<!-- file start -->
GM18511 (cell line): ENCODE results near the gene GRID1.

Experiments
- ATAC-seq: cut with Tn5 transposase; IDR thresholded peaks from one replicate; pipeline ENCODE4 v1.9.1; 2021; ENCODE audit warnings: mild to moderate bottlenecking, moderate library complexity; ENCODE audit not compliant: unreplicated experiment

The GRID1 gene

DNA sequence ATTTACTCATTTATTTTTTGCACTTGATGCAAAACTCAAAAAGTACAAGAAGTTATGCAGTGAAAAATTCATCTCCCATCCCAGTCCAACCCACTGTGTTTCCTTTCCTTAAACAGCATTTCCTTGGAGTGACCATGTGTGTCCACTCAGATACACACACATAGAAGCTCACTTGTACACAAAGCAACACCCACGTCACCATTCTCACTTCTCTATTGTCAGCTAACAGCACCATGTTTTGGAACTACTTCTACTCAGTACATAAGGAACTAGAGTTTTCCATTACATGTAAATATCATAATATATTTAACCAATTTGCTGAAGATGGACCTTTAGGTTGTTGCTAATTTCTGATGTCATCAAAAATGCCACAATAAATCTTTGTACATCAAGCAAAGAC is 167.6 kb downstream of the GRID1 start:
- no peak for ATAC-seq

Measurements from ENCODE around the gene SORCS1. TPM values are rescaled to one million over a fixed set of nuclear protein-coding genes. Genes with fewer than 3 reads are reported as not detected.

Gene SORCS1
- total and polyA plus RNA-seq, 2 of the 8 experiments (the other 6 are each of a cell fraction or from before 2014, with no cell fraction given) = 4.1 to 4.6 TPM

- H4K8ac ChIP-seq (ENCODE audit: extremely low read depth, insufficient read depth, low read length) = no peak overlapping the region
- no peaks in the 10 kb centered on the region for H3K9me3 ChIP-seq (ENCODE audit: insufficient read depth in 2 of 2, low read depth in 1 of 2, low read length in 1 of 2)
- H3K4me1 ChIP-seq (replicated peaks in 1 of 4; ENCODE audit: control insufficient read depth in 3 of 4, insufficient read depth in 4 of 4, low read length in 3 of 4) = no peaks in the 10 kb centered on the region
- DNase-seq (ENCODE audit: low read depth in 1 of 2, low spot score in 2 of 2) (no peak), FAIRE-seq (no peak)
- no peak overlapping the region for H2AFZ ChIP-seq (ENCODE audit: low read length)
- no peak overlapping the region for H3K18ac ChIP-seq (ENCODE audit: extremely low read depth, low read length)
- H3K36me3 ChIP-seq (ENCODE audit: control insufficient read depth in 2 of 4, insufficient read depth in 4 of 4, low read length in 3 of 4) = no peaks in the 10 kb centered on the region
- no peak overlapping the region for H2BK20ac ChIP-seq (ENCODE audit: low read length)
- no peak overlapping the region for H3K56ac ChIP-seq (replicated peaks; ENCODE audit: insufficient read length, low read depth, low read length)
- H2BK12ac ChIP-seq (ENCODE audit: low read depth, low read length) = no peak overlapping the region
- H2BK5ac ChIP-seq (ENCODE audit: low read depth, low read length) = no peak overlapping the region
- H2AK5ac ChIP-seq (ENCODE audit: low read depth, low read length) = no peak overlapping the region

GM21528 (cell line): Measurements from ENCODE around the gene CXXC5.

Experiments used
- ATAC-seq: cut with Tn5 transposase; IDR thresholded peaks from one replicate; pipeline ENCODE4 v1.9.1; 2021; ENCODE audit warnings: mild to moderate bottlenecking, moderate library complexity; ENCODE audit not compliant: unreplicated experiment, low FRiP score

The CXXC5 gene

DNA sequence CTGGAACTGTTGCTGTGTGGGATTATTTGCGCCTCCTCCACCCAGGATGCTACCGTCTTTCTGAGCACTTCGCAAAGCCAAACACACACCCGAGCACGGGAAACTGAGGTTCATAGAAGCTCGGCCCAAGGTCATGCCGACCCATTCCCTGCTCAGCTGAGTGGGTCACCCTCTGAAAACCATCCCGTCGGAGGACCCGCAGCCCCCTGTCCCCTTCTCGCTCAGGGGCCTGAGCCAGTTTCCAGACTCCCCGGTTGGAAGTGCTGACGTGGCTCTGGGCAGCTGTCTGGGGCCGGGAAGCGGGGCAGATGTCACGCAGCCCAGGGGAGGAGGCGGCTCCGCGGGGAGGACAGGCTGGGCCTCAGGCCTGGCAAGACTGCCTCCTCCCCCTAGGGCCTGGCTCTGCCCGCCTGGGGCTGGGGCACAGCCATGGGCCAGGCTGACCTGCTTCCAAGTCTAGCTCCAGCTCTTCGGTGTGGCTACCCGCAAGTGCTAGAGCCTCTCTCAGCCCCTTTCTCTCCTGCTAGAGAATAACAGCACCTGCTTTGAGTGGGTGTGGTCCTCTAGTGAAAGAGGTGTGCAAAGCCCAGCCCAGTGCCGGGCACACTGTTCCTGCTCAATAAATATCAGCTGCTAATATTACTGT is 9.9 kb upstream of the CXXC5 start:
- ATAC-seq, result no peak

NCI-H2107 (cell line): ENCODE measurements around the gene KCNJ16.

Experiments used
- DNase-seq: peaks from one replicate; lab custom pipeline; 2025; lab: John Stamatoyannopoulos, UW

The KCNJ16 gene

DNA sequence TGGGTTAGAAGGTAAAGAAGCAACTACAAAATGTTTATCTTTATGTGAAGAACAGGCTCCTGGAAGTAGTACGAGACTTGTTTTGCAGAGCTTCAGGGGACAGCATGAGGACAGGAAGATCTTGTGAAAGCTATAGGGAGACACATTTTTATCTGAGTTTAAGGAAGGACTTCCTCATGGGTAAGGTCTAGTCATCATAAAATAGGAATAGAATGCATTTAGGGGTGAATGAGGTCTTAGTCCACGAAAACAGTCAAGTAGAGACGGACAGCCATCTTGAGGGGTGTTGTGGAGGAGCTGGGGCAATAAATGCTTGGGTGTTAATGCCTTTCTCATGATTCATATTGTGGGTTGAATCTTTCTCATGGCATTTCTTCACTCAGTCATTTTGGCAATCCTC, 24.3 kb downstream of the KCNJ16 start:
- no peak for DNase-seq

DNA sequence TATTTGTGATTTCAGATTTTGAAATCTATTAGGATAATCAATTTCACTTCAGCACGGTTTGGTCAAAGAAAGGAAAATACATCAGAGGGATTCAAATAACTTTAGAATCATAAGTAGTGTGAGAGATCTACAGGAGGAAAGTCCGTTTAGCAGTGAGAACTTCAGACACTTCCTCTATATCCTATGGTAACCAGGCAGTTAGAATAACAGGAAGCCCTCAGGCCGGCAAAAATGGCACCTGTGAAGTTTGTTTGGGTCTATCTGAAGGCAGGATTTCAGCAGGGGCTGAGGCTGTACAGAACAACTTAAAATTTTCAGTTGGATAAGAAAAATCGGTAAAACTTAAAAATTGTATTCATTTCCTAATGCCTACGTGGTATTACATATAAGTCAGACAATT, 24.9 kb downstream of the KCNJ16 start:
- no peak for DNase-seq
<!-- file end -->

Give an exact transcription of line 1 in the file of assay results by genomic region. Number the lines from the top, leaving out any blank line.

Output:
GM18511 (cell line): ENCODE results near the gene GRID1.